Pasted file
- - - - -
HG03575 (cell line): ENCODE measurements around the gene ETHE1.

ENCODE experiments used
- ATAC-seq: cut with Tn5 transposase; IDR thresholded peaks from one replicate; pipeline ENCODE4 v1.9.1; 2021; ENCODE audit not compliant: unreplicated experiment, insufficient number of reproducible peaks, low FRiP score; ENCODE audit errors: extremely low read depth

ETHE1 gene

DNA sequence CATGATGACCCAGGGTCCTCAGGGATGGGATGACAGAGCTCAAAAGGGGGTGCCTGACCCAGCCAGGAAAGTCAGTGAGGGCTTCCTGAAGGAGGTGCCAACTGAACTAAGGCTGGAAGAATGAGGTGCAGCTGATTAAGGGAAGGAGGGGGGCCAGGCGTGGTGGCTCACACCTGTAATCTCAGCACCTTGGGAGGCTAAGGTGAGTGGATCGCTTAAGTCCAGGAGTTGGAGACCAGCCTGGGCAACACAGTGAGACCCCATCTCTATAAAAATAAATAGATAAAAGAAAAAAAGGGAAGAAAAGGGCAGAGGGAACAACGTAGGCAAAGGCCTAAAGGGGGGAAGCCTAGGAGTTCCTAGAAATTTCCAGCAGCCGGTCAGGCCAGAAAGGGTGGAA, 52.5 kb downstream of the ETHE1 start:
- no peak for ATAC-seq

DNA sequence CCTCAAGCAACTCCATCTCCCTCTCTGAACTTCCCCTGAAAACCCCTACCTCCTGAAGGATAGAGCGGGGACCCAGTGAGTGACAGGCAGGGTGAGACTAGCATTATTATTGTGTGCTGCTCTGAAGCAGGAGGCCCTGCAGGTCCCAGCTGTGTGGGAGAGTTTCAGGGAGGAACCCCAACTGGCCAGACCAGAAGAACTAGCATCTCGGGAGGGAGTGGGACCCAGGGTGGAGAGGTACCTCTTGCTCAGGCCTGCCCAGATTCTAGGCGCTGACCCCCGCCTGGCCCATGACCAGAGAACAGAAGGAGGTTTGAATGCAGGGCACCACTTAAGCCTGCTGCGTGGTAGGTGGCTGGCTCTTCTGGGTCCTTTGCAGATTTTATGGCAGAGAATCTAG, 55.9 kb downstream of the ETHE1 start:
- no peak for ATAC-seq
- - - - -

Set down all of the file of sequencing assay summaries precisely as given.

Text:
HG03575 (cell line): ENCODE measurements around the gene ETHE1.

ENCODE experiments used
- ATAC-seq: cut with Tn5 transposase; IDR thresholded peaks from one replicate; pipeline ENCODE4 v1.9.1; 2021; ENCODE audit not compliant: unreplicated experiment, insufficient number of reproducible peaks, low FRiP score; ENCODE audit errors: extremely low read depth

ETHE1 gene

DNA sequence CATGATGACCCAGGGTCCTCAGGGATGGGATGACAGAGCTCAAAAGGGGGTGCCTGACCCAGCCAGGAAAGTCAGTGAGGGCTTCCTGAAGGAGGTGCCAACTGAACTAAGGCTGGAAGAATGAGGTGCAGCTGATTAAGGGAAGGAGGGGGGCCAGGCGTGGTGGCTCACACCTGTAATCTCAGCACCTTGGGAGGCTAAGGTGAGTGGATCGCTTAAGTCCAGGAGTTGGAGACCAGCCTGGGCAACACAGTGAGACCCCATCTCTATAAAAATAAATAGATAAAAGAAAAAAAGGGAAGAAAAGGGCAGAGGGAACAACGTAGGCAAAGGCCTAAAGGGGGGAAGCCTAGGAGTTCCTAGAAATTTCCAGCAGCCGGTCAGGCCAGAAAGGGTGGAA, 52.5 kb downstream of the ETHE1 start:
- no peak for ATAC-seq

DNA sequence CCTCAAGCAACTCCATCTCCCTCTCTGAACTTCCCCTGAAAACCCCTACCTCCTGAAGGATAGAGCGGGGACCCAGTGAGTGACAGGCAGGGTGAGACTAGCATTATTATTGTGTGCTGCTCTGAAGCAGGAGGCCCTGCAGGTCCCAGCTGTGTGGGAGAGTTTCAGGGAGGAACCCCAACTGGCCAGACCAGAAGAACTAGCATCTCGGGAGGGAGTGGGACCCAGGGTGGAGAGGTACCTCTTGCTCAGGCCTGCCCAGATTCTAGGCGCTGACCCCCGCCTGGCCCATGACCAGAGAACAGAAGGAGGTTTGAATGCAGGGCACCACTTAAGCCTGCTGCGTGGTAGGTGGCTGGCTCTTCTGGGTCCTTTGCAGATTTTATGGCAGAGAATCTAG, 55.9 kb downstream of the ETHE1 start:
- no peak for ATAC-seq